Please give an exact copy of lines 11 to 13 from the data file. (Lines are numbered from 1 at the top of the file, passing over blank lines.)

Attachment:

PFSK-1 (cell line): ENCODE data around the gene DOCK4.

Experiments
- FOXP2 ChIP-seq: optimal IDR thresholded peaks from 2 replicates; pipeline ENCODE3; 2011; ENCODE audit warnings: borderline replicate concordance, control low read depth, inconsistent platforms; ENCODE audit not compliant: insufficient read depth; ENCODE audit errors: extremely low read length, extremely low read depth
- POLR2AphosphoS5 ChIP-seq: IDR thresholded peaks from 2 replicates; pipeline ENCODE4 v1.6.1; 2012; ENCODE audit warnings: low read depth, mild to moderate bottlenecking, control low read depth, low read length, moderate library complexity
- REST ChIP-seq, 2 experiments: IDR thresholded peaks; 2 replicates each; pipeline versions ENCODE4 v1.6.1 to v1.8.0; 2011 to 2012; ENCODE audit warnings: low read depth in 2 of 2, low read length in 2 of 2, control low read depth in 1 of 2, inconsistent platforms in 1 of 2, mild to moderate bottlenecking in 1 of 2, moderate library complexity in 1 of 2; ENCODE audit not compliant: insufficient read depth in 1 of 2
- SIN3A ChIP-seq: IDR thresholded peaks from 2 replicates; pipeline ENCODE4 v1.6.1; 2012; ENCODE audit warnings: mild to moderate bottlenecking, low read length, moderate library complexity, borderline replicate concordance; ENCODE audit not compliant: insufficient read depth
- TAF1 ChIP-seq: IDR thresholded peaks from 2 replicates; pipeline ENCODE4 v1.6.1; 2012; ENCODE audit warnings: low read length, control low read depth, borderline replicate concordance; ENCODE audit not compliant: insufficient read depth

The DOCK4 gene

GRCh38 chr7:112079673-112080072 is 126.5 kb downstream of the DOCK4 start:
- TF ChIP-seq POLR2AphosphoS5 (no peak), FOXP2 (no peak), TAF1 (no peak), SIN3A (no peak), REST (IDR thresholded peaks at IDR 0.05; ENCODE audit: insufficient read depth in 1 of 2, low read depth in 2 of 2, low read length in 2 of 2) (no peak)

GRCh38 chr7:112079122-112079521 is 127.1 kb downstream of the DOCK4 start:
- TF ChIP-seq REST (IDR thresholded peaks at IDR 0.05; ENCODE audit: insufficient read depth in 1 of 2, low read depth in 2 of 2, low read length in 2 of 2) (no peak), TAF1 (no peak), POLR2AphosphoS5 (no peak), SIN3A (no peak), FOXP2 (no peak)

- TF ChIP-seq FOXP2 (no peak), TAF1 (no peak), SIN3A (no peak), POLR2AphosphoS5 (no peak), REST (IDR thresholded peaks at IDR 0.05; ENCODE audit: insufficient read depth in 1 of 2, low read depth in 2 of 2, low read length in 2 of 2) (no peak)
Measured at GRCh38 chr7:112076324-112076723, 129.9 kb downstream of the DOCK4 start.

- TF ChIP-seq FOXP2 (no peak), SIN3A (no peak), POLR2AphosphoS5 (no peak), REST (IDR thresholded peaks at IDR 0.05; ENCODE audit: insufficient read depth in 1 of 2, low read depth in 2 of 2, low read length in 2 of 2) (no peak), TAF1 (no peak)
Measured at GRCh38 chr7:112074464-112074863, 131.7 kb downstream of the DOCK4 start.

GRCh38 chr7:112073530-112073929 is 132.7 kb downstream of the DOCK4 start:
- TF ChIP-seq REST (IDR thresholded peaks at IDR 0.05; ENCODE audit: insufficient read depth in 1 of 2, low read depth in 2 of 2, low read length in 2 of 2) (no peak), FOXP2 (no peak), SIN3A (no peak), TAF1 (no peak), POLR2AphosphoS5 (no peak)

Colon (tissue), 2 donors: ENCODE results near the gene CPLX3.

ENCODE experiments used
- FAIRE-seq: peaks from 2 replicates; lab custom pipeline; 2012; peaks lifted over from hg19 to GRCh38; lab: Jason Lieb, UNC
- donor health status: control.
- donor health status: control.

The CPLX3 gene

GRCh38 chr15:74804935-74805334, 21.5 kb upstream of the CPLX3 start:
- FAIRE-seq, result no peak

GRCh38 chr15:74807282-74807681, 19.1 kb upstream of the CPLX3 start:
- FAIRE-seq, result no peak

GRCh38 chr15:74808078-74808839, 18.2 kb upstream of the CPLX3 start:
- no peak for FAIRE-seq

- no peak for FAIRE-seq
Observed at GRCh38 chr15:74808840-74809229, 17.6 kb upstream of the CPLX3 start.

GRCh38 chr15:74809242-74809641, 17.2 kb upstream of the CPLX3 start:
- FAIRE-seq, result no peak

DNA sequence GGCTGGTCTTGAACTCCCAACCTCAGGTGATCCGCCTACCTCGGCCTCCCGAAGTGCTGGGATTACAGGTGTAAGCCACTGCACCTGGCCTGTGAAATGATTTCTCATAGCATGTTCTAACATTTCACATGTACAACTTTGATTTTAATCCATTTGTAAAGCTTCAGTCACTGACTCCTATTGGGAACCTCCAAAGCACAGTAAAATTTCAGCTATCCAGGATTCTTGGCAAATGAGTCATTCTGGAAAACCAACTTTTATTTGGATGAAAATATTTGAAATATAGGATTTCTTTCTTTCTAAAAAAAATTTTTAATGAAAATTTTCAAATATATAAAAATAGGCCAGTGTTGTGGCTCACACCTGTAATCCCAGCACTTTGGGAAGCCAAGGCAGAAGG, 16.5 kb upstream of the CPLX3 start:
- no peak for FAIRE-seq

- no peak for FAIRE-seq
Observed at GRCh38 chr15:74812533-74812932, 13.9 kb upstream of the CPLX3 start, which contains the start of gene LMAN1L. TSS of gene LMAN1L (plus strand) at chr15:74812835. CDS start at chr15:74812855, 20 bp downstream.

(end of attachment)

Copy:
GRCh38 chr7:112079122-112079521 is 127.1 kb downstream of the DOCK4 start:
- TF ChIP-seq REST (IDR thresholded peaks at IDR 0.05; ENCODE audit: insufficient read depth in 1 of 2, low read depth in 2 of 2, low read length in 2 of 2) (no peak), TAF1 (no peak), POLR2AphosphoS5 (no peak), SIN3A (no peak), FOXP2 (no peak)

- TF ChIP-seq FOXP2 (no peak), TAF1 (no peak), SIN3A (no peak), POLR2AphosphoS5 (no peak), REST (IDR thresholded peaks at IDR 0.05; ENCODE audit: insufficient read depth in 1 of 2, low read depth in 2 of 2, low read length in 2 of 2) (no peak)